I fight back a few tears as Elayne buries her head onto my chest I stroke her hair , our clothes bleached old and dirty we really do look like some poor refugees. Elayne has done this tough we are not teenagers but we felt alive really alive, so alive nothing mattered it was just us and Poor Old Victor we had made it a real adventure something which will remain with us forever, our beautiful old Dhow with its now 449 Cows (only one had died at sea) had made land fall, Oman was there we could see land we only needed to unload Victor and we will be on our way, but our future was not going to be easy something we had no idea about all our elations on making such a passage myself contentment, my ego were soon to become challenged a nightmare was looming on the horizon and we were completely unaware.
It was visual overload the sights of any working port mesmerizing me, we had joined other wooden Dhows as we moor alongside our crew making fast securing the black truck tyres between the hulls. The crew quickly finish their jobs and jump across onto the other Dhows their friends greet them warmly. It was fascinating to watch some Dhows loading rice others steel pipe these humble vessels carry anything and everything possible.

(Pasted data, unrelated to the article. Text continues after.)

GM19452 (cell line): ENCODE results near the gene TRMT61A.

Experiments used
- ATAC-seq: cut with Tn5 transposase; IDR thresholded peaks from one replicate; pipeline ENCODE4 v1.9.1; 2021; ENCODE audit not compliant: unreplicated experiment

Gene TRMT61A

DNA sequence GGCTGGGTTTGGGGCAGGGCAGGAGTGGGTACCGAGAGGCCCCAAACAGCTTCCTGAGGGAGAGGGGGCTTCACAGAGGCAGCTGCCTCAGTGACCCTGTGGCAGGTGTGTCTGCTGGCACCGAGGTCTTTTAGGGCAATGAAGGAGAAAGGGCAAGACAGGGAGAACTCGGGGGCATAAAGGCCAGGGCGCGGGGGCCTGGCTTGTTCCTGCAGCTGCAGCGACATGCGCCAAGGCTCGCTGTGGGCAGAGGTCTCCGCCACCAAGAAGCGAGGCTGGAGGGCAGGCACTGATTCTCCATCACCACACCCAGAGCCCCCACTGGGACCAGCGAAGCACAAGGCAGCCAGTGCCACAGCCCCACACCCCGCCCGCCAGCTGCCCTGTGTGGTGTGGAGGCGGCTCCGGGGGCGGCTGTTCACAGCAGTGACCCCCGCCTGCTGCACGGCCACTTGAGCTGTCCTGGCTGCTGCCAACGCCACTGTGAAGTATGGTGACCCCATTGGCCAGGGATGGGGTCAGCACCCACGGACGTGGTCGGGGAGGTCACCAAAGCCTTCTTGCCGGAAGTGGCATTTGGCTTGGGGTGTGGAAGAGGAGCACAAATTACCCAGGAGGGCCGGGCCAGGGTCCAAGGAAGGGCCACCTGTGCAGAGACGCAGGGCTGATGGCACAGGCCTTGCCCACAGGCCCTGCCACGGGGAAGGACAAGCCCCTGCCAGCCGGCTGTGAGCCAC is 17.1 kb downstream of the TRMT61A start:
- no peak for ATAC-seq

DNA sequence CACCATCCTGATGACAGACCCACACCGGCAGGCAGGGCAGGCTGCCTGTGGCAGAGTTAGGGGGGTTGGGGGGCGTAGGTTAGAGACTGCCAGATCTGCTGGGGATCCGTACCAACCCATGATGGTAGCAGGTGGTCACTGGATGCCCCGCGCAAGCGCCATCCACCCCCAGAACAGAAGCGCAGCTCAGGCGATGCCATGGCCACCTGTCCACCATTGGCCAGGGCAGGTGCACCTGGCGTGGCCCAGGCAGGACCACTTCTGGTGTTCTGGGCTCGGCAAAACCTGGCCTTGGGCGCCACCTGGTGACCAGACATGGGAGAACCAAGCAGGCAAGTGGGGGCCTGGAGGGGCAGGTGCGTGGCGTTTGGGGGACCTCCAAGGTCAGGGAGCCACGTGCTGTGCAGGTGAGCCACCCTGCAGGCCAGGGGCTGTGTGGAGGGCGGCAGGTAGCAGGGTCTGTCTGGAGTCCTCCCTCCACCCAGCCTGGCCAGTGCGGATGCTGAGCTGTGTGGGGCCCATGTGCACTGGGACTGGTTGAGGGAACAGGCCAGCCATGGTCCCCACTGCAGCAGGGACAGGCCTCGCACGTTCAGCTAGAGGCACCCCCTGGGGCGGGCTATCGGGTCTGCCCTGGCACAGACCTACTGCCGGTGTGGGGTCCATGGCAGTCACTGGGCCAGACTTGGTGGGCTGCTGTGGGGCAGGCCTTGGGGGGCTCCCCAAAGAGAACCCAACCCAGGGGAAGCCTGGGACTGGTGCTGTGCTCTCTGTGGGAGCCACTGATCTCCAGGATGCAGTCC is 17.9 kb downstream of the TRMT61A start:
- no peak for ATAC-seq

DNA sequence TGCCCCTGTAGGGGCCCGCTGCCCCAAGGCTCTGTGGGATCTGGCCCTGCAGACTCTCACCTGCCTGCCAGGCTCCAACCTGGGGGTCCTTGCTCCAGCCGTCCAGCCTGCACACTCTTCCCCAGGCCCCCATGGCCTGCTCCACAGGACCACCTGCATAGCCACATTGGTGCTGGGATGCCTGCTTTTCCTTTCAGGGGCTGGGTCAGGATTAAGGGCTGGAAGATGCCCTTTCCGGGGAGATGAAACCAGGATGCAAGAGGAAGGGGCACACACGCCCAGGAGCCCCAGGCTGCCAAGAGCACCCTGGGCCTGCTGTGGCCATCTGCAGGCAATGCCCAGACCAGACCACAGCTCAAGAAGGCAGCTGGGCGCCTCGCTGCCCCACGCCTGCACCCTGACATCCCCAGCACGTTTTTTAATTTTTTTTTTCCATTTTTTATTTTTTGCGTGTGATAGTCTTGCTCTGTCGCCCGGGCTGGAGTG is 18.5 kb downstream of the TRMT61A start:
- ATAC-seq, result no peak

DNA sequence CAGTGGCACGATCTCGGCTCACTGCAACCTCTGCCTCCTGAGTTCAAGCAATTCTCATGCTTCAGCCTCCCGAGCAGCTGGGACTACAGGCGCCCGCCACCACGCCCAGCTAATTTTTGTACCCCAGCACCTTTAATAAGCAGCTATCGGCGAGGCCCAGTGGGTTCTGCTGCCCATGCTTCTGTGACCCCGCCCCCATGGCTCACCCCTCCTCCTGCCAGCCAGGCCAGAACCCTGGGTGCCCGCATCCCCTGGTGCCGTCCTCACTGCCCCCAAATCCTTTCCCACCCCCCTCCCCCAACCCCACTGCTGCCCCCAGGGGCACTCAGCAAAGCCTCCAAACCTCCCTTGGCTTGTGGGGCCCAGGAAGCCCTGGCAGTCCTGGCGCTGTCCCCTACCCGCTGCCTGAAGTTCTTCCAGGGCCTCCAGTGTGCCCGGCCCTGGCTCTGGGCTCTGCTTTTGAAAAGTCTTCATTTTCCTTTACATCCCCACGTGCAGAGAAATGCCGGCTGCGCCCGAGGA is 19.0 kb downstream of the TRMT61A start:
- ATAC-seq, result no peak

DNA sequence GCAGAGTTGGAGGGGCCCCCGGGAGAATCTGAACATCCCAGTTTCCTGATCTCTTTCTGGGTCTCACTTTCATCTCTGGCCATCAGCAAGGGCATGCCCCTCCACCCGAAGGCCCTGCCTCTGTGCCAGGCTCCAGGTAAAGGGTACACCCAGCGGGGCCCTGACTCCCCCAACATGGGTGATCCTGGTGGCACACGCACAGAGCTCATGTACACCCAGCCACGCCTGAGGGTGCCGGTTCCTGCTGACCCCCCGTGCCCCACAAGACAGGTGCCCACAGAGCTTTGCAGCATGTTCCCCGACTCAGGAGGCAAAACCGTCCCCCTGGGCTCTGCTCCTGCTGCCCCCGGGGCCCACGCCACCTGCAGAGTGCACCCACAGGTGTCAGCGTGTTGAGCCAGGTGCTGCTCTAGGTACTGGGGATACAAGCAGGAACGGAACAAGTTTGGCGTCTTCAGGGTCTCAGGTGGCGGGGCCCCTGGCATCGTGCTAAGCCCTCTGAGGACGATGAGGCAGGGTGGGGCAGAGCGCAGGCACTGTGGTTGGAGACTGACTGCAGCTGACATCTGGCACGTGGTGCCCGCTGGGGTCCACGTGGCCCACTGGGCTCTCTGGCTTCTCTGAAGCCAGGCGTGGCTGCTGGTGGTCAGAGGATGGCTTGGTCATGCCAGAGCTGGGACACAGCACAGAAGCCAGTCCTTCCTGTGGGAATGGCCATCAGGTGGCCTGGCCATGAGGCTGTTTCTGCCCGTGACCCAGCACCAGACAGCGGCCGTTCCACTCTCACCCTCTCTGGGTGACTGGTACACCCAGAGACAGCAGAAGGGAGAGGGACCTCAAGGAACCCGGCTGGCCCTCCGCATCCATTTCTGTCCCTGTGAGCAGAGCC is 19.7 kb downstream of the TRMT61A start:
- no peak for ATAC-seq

It was a real sea family these Indian Dhows, Captains talk to each other chatting away sitting on their haunches perched on a flat wooden hand rail chewing beetle nut together exchanging their sea stories, they shout instructions to their crew as a small derrick crane move oil drums onto another Dhow moored alongside us, the Captains waving their arms, everything works perfectly as the drums swing airborne from one Dhow to another.
it was amazingly beautiful to watch such ancient seamanship I was looking into the past, no two-way radio’s, no electronics, no hydraulics, just lots of shouting and waving arms all was achieved without any health and safety bare feet and no safety helmets.
Only if we knew what was about to befall us my self contentment and polished ego was about to be challenged, our adventure was not over, quite the reverse it was about to begin Salalah Oman was going to be a lot tougher than I thought.
Our Dhow again moves from its temporary mooring alongside fellow Dhows. We motor out away from the family of Dhows our 449 Cows getting hot beneath the afternoon sun, they are so calm it is almost unbelievable they stand silently …they need to be unloaded. They have not had water for nearly 5 days their droppings now hard and dry, I was soon becoming a vegetarian I did not ever want to see meat again not after seeing these poor souls.